Strong growth is predicted for the Vietnamese textile and clothing industry, according to a new report from the global business information company. The report is titled “Prospects for the textile and clothing industry in Vietnam.” Between 2016 and 2020, production is forecast to rise by an average of 12-14 per cent per annum. Exports are expected to rise by 15 per cent per annum and, as a result, they are set to reach $50 bn by 2020 — up from $28 bn in 2016.
To achieve these targets, however, a number of policies will need to be implemented. For a start, Vietnamese companies will need to shift their in focus away from CMT (cut, make and trim) garment production where they act merely as subcontractors for foreign firms. Instead, they will need to produce more garments on a so-called fob (free on board) basis and deal directly with foreign buyers.
Also, only a small percentage of Vietnamese clothing is made from domestically produced fabric and these needs to increase significantly. Additionally, there needs to be a shift from producing lower end clothing items to producing high quality, high value fashion items. There also needs to be a move towards more efficient sourcing through vertical integration, as well as an improvement in productivity by enhancing research, training and development.
The industry has already begun to make significant investments in its textile manufacturing facilities. For example, Vietnam was the second biggest investor in shuttleless looms among member countries of the Association of South East Asian Nations (Asean) during 2006-15. Moreover, it was the biggest investor among these countries in ring spindles and open-end rotors. There has also been a marked expansion in the knitting sector. The industry’s development has been assisted by strong government support which has encouraged high levels of investment especially from foreign investors.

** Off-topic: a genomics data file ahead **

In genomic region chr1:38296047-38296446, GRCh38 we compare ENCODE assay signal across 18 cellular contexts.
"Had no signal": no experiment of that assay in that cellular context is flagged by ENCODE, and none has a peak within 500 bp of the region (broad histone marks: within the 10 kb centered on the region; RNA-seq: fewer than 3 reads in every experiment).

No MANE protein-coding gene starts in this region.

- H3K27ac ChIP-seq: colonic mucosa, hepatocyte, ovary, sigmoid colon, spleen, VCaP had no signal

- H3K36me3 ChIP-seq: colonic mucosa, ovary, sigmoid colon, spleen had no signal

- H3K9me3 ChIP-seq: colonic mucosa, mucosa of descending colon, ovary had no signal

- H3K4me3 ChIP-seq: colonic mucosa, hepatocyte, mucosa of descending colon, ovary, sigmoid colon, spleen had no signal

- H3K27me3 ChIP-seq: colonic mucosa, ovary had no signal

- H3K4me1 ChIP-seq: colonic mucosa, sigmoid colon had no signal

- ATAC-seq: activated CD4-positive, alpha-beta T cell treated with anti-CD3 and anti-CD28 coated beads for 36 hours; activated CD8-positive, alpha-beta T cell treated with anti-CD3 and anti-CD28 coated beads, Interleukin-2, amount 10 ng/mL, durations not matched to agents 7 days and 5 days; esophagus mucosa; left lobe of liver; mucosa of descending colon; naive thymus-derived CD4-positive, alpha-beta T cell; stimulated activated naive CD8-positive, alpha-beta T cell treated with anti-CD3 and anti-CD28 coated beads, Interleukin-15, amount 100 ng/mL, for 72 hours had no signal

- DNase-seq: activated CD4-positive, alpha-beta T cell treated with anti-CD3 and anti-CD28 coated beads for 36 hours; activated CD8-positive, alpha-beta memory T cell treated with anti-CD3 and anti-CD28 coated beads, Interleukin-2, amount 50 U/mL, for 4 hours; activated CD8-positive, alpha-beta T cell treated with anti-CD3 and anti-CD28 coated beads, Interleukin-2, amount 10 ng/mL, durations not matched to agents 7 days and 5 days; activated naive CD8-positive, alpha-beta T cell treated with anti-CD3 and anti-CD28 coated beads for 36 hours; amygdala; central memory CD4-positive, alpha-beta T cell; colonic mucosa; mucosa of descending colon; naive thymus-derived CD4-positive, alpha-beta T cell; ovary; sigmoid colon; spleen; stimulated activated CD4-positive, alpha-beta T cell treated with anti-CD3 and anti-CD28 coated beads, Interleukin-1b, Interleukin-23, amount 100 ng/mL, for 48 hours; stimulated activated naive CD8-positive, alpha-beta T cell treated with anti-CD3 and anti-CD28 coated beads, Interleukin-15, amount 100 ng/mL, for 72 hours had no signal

Development has also been assisted by government success in negotiating a number of free trade agreements (FTAs). Having said that, not all Vietnamese clothing exports benefit from preferential tariffs under these FTAs because many of the agreements stipulate the use of locally produced fabrics – and a large proportion of the fabrics used for clothing production in Vietnam are imported.
Vietnamese fabric production accounted for barely 15 per cent of the clothing industry’s fabric needs in 2015. Furthermore, growth in clothing production has outpaced that of fabric production in recent years. Another issue for the industry is that activities such as marketing and distribution are underdeveloped. Consequently, the industry relies heavily on the help or participation of foreign companies to carry out these activities.
However, the position is beginning to change. The government is promoting opportunities for the textile and clothing industry by pursuing a programme of specialisation and modernisation. Its objective in doing so is to produce more items with greater added value, and it is significant that a number of internationally recognised brands are increasingly active in the country –including Adidas, Puma, Nike and Gap.
There is also scope for clothing producers to enhance their product offerings by developing their own brands and becoming original design manufacturers (ODMs) rather than mere subcontractors. However, much will depend on nurturing local design talent and establishing brand names which have a resonance with consumers in sophisticated Western markets.
Significant opportunities will arise for supplying Vietnam’s growing domestic clothing market. The market is being powered by a young age profile, increasing urbanisation, rising personal disposable incomes and continued strong economic growth. In fact, the country’s retail sales are reported to be rising by 20 per cent per annum. Moreover, consumer spending on clothing is the second highest category of expenditure, being exceeded only by food purchases. ‘Prospects for the textile and clothing industry in Vietnam’ was published by the global business information company Textiles Intelligence.